BALTIMORE (ChurchMilitant.com) - Last week, Matt Walsh, an esteemed Catholic columnist, addressed participants at the Silence Stops Now rally in Baltimore. But before he took the stage, he spoke to Church Militant's Christine Niles.
The conversation ranged from Pope Francis' response to the widespread clerical sex abuse crisis to the response of the laity.
Walsh revealed he believes Pope Francis should resign, asserting, "The Pope was sold as a reformer. ... I don't see that, I don't see a man who's looking forward and trying to fix the problems of the Church." He continues, "I see a man who's essentially trying to preserve the status quo as it's been for the last 50 years."
He also noted that faithful Catholics must be more "intentional" about their financial support of the Church: "I don't think we should penalize our local churches if they had nothing to do with it."
He continued, "In terms of donating to the archdiocese, I think that is where we, as Catholics, should make some decisions. It should depend largely on how good your diocese has been on these issues."
After speaking to Niles, Walsh went on to ask the crowd of 800–900 as well as thousands watching online, "If you weren't already a Catholic would you become one today? Ask yourself that question. I'm devastated to answer, I don't know. Would I see something holy and timeless?"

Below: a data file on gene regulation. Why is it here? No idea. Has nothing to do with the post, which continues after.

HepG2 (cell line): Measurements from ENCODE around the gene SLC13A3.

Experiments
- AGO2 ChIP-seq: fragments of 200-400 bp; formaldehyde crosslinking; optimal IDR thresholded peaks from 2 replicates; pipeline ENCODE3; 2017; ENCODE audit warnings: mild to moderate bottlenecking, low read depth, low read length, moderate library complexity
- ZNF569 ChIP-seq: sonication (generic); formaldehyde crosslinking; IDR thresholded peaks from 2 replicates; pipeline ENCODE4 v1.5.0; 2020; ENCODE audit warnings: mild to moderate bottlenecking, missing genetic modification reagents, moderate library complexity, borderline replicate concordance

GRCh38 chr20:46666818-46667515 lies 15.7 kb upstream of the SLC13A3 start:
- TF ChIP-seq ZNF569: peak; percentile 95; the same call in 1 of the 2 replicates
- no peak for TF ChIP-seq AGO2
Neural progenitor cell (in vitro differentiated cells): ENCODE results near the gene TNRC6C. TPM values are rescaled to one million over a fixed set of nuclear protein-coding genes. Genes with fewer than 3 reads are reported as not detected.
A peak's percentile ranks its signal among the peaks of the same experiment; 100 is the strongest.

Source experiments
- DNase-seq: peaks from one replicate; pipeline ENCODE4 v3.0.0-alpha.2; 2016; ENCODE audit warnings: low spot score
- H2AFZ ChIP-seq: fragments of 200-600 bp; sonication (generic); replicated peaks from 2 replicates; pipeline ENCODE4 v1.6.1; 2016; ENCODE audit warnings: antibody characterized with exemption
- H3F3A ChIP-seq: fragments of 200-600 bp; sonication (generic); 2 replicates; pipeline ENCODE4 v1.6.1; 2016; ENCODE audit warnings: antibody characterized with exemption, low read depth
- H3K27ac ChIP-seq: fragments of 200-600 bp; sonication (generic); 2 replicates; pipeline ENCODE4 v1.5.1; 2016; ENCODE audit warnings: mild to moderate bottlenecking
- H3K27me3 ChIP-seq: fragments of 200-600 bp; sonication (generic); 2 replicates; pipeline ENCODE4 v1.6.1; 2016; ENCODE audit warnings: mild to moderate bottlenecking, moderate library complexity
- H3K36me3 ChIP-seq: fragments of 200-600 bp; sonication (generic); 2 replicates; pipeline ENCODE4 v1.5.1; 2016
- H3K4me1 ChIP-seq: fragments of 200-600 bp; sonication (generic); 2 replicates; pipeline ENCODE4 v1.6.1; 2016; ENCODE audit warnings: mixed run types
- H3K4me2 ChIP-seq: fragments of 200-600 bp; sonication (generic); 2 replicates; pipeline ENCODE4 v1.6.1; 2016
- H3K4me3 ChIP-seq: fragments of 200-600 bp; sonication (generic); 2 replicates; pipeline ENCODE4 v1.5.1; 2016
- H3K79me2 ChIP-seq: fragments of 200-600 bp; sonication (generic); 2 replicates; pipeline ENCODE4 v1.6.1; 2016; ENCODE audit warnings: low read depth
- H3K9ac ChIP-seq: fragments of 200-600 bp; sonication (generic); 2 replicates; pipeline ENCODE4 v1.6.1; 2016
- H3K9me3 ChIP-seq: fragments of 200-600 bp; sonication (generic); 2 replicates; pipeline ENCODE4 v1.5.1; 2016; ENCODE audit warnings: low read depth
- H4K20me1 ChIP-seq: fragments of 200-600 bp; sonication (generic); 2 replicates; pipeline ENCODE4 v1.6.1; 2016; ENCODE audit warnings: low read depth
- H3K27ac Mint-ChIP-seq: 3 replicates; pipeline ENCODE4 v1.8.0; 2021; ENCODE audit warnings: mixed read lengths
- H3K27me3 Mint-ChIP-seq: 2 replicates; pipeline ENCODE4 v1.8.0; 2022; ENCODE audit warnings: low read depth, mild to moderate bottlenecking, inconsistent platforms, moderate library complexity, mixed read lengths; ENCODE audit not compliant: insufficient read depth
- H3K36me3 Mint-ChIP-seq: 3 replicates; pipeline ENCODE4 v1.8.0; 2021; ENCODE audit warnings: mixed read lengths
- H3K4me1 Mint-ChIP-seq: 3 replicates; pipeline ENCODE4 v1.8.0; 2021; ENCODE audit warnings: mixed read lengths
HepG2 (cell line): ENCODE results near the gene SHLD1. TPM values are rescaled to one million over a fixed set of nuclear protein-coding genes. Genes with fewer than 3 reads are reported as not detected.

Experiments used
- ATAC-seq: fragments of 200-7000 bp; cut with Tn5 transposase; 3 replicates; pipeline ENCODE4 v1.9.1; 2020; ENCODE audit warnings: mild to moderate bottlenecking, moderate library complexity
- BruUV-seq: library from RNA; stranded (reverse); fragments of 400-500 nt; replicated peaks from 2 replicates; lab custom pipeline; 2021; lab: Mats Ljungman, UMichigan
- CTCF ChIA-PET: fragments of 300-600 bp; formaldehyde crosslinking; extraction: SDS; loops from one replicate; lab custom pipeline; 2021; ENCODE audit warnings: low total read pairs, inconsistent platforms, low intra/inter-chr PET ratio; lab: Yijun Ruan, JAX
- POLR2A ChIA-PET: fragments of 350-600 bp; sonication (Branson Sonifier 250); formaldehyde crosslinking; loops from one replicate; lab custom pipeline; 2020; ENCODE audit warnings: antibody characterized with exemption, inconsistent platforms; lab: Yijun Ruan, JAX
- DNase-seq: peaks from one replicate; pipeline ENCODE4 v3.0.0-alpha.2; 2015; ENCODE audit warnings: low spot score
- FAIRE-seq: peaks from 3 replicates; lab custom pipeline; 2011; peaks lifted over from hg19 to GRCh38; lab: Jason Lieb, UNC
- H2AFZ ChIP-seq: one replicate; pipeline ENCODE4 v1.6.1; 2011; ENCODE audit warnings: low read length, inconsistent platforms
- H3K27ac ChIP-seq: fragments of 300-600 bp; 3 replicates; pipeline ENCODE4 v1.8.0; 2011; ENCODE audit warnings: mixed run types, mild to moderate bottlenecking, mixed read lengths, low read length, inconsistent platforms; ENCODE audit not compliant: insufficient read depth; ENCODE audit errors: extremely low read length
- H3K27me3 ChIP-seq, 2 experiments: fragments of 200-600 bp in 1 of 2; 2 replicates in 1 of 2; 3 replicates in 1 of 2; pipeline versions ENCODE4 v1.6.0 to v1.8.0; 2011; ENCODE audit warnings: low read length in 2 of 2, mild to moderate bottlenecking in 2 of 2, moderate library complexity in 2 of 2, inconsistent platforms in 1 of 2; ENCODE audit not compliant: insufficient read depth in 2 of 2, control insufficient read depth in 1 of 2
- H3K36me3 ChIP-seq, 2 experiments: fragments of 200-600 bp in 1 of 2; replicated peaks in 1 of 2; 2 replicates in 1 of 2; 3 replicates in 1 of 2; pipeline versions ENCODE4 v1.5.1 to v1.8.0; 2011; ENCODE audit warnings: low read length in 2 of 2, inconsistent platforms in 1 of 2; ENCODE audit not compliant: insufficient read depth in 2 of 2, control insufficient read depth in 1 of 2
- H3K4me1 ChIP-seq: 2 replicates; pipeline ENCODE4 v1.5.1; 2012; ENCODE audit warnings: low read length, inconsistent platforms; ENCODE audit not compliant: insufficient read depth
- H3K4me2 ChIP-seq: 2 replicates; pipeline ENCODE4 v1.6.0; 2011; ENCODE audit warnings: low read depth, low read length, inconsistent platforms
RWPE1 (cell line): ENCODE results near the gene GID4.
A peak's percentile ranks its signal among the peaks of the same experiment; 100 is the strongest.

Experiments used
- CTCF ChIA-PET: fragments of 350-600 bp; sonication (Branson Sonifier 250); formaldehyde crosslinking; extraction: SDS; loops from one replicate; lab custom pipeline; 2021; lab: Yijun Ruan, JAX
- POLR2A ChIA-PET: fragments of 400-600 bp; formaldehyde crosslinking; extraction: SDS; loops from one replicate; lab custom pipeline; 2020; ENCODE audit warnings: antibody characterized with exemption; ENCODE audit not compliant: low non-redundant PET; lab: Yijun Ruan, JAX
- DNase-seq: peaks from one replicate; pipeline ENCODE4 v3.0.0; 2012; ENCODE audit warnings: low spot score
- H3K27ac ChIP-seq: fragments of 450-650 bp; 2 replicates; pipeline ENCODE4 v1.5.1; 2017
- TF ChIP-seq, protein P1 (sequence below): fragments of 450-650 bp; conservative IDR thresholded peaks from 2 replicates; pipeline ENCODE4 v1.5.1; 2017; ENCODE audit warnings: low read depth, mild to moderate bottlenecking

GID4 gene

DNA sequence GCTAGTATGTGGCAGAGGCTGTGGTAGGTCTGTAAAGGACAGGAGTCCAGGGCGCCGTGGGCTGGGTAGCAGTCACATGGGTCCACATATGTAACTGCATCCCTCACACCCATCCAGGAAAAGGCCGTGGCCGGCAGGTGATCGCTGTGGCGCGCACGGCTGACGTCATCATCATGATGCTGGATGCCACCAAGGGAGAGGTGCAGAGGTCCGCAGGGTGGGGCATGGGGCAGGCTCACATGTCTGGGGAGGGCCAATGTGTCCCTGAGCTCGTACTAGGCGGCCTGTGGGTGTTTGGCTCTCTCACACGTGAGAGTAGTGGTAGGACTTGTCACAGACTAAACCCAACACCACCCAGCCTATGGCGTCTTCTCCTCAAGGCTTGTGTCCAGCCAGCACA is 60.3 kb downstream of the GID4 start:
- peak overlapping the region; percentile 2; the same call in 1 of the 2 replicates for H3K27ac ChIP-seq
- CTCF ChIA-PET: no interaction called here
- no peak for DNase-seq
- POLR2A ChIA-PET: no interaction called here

He added, however, that leaving the Church because of the betrayal of many priests and bishops is not the proper response of a faithful Catholic, asserting, "If cowardice and treachery could delegitimize the Church, then it was never legitimate in that case because there has been cowardice and treachery all along."
It's the Pope and the bishops, he said, who are in "a position to scandalize because they are in a position to lead and so they will lead their flocks one direction or another: to the promised land or to the wasteland."
Walsh gave voice to the laity's cynicism toward the ineffectual handwringing apologies tendered by many American bishops and hurt by the Vatican's silence, noting, "It's hard enough to strive for holiness, it's hard enough to live by the edicts and commands that God has laid down for us," and asked, "How much harder it becomes, how much more hopeless the pursuit of holiness feels for Catholic lay people with many of their priests and bishops ... seemed to be against them, seemed to mock them, seem to be embarrassed by them?"